The Abkhazian kingdom lasted 200 years; its decline began with the death of the childless Tsar Theodosius the Blind.
Italians in Abkhazia
The Genoese merchant fleet appeared in the coastal waters of Abkhazia in the second half of the 13th century. Trade settlements of Genoese - factories -arises in many places of Abkhazia: Kakari (modern Gagra), Pezonda (modern Pitsunda), Kavo di Bukso (modern Gudauta), Nykoffa (modern New Afon), Sevastopolis or San Sebastian (modern Sukhum), Kavo Zizibar (near modern Adziubzha), San Tommaso (modern Thamysh) and others. The center of the Genoese settlements was Sevastopolis, where the residence of the head of all Italian settlements in the Caucasus was located. The main occupation of the Genoese was trade, and silk was the main good that went through Western Europe .Three Transcaucasian branches of the Great Silk Road connecting Genoa with the Golden Horde passed through Abkhazia.
The Abkhazian Principality and Turkey
The Turkish fleet appeared in Abkhazia in the second half of the 15th century, after the Turks took Constantinople, and some time later the Genoese left the Black Sea coast. By this time, the Abkhazian rulers were represented by the Abkhazian clan Shervashidze (Chachba), who sought to free themselves from the dependence of the Megrelian kings.The internecine war between the Abkhaz and Megrel feudal was lasted for 30 years. It ended with the establishment of a state border between Abkhazians and Kartvels along the Ingur River, which has been preserved for more than 300 years. In the first half of the XVII century the Turks besieged Sevastopolis from the sea. The Abkhazian feudal lords were forced to agree to pay tribute. In 1634 the Turkish landing landed in the Kodori cape, the Turks devastated and plundered the surrounding territory, overlaid the feudal lords with tribute. In 1724 the Turks built a fortress on the Sevastopolis coast and called it Sukhum-kale. The city was the same called. Political and economic contacts with the Ottoman Empire led to the spread of Islam on the territory of Abkhazia. Since the end of the 18th century, with the ruler Keleshbey Chachba (Shervashidze), the Abkhazian princedom once again intensified and with the help of the fleet and it controlled the Black Sea coast from Anapa to Batum.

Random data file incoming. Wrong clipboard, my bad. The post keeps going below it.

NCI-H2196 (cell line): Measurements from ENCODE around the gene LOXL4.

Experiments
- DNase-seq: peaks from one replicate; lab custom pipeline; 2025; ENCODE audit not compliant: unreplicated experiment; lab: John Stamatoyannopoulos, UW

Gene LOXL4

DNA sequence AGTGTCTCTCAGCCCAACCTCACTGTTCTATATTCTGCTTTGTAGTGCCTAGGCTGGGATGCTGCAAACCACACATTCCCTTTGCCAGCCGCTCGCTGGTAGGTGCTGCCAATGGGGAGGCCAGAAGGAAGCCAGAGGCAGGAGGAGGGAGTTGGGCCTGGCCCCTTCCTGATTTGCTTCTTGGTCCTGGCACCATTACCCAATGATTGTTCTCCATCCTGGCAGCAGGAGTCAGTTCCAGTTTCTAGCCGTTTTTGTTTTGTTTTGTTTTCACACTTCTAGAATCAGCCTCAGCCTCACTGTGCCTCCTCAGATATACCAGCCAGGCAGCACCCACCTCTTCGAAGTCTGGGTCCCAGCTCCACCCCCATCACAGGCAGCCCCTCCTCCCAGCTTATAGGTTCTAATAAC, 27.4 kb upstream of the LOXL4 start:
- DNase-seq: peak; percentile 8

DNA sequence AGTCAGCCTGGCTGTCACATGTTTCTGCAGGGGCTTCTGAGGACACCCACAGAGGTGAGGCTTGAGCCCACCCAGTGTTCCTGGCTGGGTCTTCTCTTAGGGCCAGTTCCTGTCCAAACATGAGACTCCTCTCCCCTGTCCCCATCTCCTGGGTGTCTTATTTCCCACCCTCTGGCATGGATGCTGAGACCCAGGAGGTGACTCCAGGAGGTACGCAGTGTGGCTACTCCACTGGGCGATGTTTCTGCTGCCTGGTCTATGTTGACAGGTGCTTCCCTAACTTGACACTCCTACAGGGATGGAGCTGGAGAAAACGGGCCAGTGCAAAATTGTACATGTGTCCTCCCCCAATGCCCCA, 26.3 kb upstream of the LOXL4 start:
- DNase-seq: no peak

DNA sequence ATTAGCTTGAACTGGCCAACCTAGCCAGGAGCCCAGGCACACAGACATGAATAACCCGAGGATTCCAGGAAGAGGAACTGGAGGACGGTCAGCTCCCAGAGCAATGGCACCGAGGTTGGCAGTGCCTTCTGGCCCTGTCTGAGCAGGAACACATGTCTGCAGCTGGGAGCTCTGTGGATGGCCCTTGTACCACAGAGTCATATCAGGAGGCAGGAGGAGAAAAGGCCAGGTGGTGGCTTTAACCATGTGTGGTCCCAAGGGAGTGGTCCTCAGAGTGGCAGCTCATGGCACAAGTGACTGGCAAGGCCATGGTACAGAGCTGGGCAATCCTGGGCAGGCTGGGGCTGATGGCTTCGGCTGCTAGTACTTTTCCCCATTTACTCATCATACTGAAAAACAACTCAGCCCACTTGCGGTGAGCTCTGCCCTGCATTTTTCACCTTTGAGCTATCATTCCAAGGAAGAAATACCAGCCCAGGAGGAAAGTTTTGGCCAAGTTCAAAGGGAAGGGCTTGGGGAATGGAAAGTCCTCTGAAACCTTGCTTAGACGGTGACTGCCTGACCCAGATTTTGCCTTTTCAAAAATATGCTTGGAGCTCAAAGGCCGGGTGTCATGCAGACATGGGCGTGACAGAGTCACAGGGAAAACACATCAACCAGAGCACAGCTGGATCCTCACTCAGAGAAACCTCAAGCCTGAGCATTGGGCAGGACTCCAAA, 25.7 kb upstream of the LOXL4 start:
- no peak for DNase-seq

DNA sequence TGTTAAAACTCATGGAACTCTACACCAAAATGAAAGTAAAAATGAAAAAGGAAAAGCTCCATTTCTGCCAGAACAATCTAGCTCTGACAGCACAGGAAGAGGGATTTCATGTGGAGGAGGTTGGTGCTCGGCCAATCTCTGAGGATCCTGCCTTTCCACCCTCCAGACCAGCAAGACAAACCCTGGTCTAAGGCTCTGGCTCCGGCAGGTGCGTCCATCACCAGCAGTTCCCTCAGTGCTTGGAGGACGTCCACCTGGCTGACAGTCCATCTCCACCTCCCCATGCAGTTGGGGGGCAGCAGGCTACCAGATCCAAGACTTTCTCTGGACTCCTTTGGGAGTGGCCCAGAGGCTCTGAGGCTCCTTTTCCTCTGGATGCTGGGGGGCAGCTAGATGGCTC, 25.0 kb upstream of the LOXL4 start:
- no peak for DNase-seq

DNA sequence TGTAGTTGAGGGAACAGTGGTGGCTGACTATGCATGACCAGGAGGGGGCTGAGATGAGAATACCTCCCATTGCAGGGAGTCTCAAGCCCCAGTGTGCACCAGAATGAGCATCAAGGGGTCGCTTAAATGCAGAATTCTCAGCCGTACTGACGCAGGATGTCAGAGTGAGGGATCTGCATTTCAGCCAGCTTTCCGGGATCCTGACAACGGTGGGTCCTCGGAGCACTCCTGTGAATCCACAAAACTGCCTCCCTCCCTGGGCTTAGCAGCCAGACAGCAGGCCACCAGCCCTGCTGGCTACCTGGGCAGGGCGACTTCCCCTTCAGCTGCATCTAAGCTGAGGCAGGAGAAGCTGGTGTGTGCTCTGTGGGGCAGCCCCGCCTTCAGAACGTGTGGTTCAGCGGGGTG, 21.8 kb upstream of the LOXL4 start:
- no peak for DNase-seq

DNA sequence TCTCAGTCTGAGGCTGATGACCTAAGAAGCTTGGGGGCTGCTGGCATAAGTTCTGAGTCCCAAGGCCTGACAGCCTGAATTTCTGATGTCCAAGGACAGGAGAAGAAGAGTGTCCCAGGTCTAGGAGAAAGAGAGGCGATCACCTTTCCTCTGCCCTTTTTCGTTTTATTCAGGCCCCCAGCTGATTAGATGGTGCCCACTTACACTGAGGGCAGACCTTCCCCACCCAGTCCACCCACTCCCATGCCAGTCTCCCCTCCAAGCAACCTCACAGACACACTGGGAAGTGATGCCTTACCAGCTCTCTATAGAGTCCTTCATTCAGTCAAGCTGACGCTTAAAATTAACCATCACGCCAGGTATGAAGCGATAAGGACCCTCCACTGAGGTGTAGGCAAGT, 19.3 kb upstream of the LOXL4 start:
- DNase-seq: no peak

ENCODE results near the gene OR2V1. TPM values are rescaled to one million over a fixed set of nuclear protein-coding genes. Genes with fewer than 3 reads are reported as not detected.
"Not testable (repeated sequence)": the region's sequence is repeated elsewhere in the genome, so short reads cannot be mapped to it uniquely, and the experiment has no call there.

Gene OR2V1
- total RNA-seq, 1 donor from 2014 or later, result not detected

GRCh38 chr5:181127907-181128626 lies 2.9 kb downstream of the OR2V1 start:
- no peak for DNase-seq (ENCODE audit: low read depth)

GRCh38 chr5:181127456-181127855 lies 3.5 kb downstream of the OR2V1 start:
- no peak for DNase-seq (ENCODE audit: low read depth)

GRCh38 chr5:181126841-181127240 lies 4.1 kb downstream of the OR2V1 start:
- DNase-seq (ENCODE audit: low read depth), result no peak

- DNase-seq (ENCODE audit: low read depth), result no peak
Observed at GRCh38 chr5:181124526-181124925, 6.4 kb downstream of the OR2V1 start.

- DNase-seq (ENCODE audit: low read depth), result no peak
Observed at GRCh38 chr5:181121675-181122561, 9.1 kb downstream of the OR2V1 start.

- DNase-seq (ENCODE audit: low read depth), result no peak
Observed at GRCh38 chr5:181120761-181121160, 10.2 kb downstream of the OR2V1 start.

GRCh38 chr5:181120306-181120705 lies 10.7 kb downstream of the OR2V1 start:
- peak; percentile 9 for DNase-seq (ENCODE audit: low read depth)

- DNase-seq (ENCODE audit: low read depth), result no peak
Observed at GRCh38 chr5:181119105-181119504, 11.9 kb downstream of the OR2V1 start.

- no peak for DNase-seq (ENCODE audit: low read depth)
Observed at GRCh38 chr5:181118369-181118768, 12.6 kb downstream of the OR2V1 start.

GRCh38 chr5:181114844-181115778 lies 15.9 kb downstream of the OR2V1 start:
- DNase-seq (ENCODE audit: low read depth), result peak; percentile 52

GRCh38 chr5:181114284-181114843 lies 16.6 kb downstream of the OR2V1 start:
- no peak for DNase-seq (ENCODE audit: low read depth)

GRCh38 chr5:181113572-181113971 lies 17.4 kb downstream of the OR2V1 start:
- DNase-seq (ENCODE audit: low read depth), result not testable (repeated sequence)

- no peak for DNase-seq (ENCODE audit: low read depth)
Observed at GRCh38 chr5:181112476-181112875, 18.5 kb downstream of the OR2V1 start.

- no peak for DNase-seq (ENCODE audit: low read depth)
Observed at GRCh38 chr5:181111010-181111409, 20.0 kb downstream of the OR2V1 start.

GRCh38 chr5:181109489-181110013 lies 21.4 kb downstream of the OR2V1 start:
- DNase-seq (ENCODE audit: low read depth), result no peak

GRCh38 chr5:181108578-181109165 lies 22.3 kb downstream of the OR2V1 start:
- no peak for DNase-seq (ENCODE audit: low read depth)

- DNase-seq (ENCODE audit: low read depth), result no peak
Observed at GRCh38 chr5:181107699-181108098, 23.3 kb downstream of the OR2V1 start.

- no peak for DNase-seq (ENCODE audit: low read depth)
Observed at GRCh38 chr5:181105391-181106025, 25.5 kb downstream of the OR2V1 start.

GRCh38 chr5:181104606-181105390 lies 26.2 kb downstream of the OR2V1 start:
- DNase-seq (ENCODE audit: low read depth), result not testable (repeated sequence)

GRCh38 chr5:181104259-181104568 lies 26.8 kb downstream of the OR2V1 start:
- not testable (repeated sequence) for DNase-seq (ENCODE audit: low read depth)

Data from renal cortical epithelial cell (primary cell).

Abkhazia under the protectorate of Russia
In the XIX century, Russia and Turkey fought trying to fixposition on the Black Sea coast. In July 1810, the Russian military squadron stormed the fortress of Sukhum-kale. Abkhazia, with the exception of free mountain societies, was annexed to Russia. 1810 is the date of Abkhazia under the protectorate of Russia. In the same year up to 5,000 of Abkhazians moved to Turkey. This was the first wave of migration in the 19th century. One of the distinctive features of the Abkhazian princedom is that, unlike Georgia, it did not completely lose its statehood with annexation to Russia. From 1810 to 1864 years the Abkhazian principality retained autonomous rule within Russia and lasted longer than the others in the Caucasus.